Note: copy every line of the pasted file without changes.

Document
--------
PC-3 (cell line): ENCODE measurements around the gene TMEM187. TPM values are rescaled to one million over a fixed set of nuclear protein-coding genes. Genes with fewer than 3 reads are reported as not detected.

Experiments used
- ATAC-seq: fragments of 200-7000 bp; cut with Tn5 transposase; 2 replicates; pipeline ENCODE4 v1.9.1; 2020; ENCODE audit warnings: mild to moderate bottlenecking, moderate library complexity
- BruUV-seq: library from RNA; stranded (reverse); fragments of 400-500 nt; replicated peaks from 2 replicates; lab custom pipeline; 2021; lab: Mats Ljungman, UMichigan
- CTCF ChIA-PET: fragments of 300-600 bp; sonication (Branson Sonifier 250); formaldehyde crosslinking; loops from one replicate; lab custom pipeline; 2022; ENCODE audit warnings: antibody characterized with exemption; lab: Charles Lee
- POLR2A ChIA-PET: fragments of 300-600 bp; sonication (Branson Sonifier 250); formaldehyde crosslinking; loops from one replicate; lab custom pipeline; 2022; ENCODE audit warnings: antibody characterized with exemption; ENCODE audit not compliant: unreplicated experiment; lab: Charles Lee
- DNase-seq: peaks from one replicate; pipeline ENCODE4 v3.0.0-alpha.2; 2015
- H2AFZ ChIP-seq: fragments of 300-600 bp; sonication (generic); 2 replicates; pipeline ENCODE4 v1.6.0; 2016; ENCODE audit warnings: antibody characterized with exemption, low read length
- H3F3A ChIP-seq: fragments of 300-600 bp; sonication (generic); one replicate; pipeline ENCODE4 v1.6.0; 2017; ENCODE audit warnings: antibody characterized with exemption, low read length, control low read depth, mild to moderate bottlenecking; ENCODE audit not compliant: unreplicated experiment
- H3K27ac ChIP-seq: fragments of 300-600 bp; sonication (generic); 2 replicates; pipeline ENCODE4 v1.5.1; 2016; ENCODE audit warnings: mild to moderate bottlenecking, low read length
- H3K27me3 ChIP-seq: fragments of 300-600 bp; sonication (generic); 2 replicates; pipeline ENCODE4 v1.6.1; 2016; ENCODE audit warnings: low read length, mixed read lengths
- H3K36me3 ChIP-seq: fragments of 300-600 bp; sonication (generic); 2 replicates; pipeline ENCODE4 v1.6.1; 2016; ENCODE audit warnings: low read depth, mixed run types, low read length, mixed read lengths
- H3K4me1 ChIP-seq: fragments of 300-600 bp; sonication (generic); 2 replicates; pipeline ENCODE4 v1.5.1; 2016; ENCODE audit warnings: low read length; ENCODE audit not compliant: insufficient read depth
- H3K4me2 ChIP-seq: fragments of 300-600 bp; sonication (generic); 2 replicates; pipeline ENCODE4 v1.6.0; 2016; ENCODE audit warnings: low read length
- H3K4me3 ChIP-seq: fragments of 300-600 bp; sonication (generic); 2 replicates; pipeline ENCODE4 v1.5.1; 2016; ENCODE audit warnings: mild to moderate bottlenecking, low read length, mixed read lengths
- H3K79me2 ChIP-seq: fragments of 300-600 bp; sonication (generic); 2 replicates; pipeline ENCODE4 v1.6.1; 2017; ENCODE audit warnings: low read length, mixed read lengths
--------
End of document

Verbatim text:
PC-3 (cell line): ENCODE measurements around the gene TMEM187. TPM values are rescaled to one million over a fixed set of nuclear protein-coding genes. Genes with fewer than 3 reads are reported as not detected.

Experiments used
- ATAC-seq: fragments of 200-7000 bp; cut with Tn5 transposase; 2 replicates; pipeline ENCODE4 v1.9.1; 2020; ENCODE audit warnings: mild to moderate bottlenecking, moderate library complexity
- BruUV-seq: library from RNA; stranded (reverse); fragments of 400-500 nt; replicated peaks from 2 replicates; lab custom pipeline; 2021; lab: Mats Ljungman, UMichigan
- CTCF ChIA-PET: fragments of 300-600 bp; sonication (Branson Sonifier 250); formaldehyde crosslinking; loops from one replicate; lab custom pipeline; 2022; ENCODE audit warnings: antibody characterized with exemption; lab: Charles Lee
- POLR2A ChIA-PET: fragments of 300-600 bp; sonication (Branson Sonifier 250); formaldehyde crosslinking; loops from one replicate; lab custom pipeline; 2022; ENCODE audit warnings: antibody characterized with exemption; ENCODE audit not compliant: unreplicated experiment; lab: Charles Lee
- DNase-seq: peaks from one replicate; pipeline ENCODE4 v3.0.0-alpha.2; 2015
- H2AFZ ChIP-seq: fragments of 300-600 bp; sonication (generic); 2 replicates; pipeline ENCODE4 v1.6.0; 2016; ENCODE audit warnings: antibody characterized with exemption, low read length
- H3F3A ChIP-seq: fragments of 300-600 bp; sonication (generic); one replicate; pipeline ENCODE4 v1.6.0; 2017; ENCODE audit warnings: antibody characterized with exemption, low read length, control low read depth, mild to moderate bottlenecking; ENCODE audit not compliant: unreplicated experiment
- H3K27ac ChIP-seq: fragments of 300-600 bp; sonication (generic); 2 replicates; pipeline ENCODE4 v1.5.1; 2016; ENCODE audit warnings: mild to moderate bottlenecking, low read length
- H3K27me3 ChIP-seq: fragments of 300-600 bp; sonication (generic); 2 replicates; pipeline ENCODE4 v1.6.1; 2016; ENCODE audit warnings: low read length, mixed read lengths
- H3K36me3 ChIP-seq: fragments of 300-600 bp; sonication (generic); 2 replicates; pipeline ENCODE4 v1.6.1; 2016; ENCODE audit warnings: low read depth, mixed run types, low read length, mixed read lengths
- H3K4me1 ChIP-seq: fragments of 300-600 bp; sonication (generic); 2 replicates; pipeline ENCODE4 v1.5.1; 2016; ENCODE audit warnings: low read length; ENCODE audit not compliant: insufficient read depth
- H3K4me2 ChIP-seq: fragments of 300-600 bp; sonication (generic); 2 replicates; pipeline ENCODE4 v1.6.0; 2016; ENCODE audit warnings: low read length
- H3K4me3 ChIP-seq: fragments of 300-600 bp; sonication (generic); 2 replicates; pipeline ENCODE4 v1.5.1; 2016; ENCODE audit warnings: mild to moderate bottlenecking, low read length, mixed read lengths
- H3K79me2 ChIP-seq: fragments of 300-600 bp; sonication (generic); 2 replicates; pipeline ENCODE4 v1.6.1; 2017; ENCODE audit warnings: low read length, mixed read lengths